Your Tax in 06: The people have spoken

The questions most frequently asked in my professional experience relate to the confusing Israeli tax treatment of pensions and retirement savings.

By LEON HARRIS
April 5, 2006 07:53
taxes 2 88

taxes 2 88. (photo credit: )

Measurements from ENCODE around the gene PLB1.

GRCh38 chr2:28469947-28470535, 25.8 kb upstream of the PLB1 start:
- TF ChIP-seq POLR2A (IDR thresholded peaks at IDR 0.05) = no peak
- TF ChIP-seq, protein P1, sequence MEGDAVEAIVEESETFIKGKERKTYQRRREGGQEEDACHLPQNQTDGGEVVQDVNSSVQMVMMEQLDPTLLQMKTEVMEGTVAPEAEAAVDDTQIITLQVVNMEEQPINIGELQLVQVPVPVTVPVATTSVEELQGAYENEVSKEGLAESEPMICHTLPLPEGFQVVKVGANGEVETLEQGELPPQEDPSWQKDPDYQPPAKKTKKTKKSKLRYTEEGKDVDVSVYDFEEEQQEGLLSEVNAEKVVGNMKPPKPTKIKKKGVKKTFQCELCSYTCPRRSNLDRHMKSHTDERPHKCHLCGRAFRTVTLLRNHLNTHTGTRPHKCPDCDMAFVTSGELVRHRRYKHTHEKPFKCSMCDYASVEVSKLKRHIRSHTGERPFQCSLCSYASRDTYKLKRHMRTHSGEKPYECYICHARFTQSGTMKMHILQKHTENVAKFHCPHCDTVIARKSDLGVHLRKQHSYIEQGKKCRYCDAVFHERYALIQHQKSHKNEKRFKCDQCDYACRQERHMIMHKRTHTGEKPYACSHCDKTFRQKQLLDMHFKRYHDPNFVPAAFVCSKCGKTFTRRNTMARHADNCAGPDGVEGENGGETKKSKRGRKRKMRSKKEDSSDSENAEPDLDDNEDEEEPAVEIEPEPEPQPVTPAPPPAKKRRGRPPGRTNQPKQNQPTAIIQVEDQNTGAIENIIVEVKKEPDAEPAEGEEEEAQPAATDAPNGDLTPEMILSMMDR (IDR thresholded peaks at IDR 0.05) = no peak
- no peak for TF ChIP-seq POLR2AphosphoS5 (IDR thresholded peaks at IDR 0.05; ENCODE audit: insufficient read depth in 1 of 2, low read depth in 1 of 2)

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Well, now we know the results of the March 28 general election but we don't yet know the exact composition of the coalition or its exact policy. It will be interesting to see whether tax policy will hit the headlines. The Tax Authority is an important body with the roar of a lion. Well, the tortoise just roared back! The Pensioners' Party won seven seats out of 120 in the new Knesset and this should not have been a surprise. The questions most frequently asked in my professional experience relate to the confusing Israeli tax treatment of pensions and retirement savings, especially of immigrants and of returning residents who lived and worked abroad for a continuous period of at least three years. Those people may have planned a blissful retirement in Israel and can't turn back the clock, but they can vote at the ballot box or vote with their feet. We will now make our pleas for these and other tax-related items we think are in need of a policy change. Before the 2003 tax reform, investment income first received abroad by Israeli residents was generally exempt from Israeli tax. Now, new residents and returning residents are exempt for the first five years after arrival on pensions, dividends, interest rent and royalties derived from assets held abroad before arrival; and exempt for 10 years on capital gains on such assets. So, if you took up residence in Israel before 2001 (five years ago) your foreign pension is taxable. But how much tax? That's a tough one. You can choose to take a 35% exemption and to pay Israeli tax (up to 49%) on 65% of your foreign pension, but only if you are have reached the prescribed retirement age (complicated - but age 67 in many cases). Alternatively, you can pay the Israeli treasury the same tax you would have paid if you had stayed put in your former country of residence - but it is unclear how you calculate this tax - as your first or last item of income? With or without personal deductions, credits and tax losses where applicable? And suppose you lived and/or worked in more than one country? That's not all. Is a payment by an American IRA (individual retirement account) a pension? Or is an IRA an investment which may not qualify for any the above benefits but may qualify for the new 20% tax rate on income it generated? (Ex-Canadians, Ex-Brits and others sometimes have similar problems). Then there's the question of claiming a foreign tax credit if you are taxed abroad on foreign pension income - this can be different under each of Israel's double tax treaties. If you are a US citizen resident in Israel, you need to fathom out whether the US government or the Israeli government take the "first bite" of the taxes under complex foreign tax credit rules in the US-Israel tax treaty. (Answer - every interpretation is possible). So, to sum up, the new government - of whatever color or persuasion - is kindly requested to sort out pension taxation, please. In addition, there are a few more tax matters that are upsetting the business community and do little to stimulate economic progress. Firstly, the Jewish people have always been good at international trade. However, the 2003 tax reform penalizes "foreign professional corporations" (FPCs) owned 75% or more by Israeli residents that derive the majority of their income or profit from agency or advisory activities or a whole host of other "special professional" activities. An FPC is deemed to be controlled and managed in Israel (even if isn't) making it resident and taxable in Israel on its worldwide income. This assumes that at least half the FPC's shareholders engage in those "special professional" activities (but counting only shareholders holding 10% or more, directly or indirectly). For example, Moshe and Aaron reside in Israel but travel the globe extensively and work for a corporation they own with 100 employees and 10 managers in Hong Kong to advise on and broker deals in China and across the world in return for fees. The Hong Kong company will be exposed to full Israeli tax on all its fees, but may credit any Hong Kong tax. Few other countries try to extend their jurisdiction by taxing genuine overseas trading and service operations in this way. Anyone in this situation should obtain immediate advice. The new government is kindly requested to abolish the FPC rules if it would like to increase Israel's invisible export earnings. A special complication applies to new and returning residents who were in business abroad for five years before arriving in Israel. Once they arrive, they may be exempt in Israel for four years on income they receive personally from the business. But if the business was conducted via a company, does the company instead pay tax under the FPC rules? There are two interpretations - yes and no. The new government can encourage the immigration of foreign professionals by eliminating contradictory legislation in such cases. Another issue relates to Israeli residents who stop being Israeli residents. They are subject to an "exit tax" - really capital gains tax at a rate of 20% to 49% - on the market value of their assets one day before they left Israel. They can pay this tax when they depart from Israel and if they don't, they are supposed to pay the tax on the date they actually sell the assets. This rule even applies to stock options held by Israelis who relocate abroad and triggers almost certain double taxation, again necessitating urgent advice. The new government is kindly requested to provide relief to Israelis who move abroad as they often do so to promote Israeli products. Other countries like the US, UK, France and Canada provide a combination of exemptions and foreign tax credits to their nationals who relocate abroad. And so the list goes on. We could mention, among others, the tax on transferring properties to a Real Estate Investment Trust (REIT); the complicated foreign tax credit system; or the capital gains tax upon a sale of inherited or gifted foreign assets with no credit for foreign estate or inheritance taxes. Let's hope the Israeli tax policy will soon undergo serious review as a matter of high priority. In any event, readers are advised to take appropriate professional advice to address the situations outlined above. Leon.harris@il.ey.com The writer is an International Tax Partner at Ernst & Young Israel.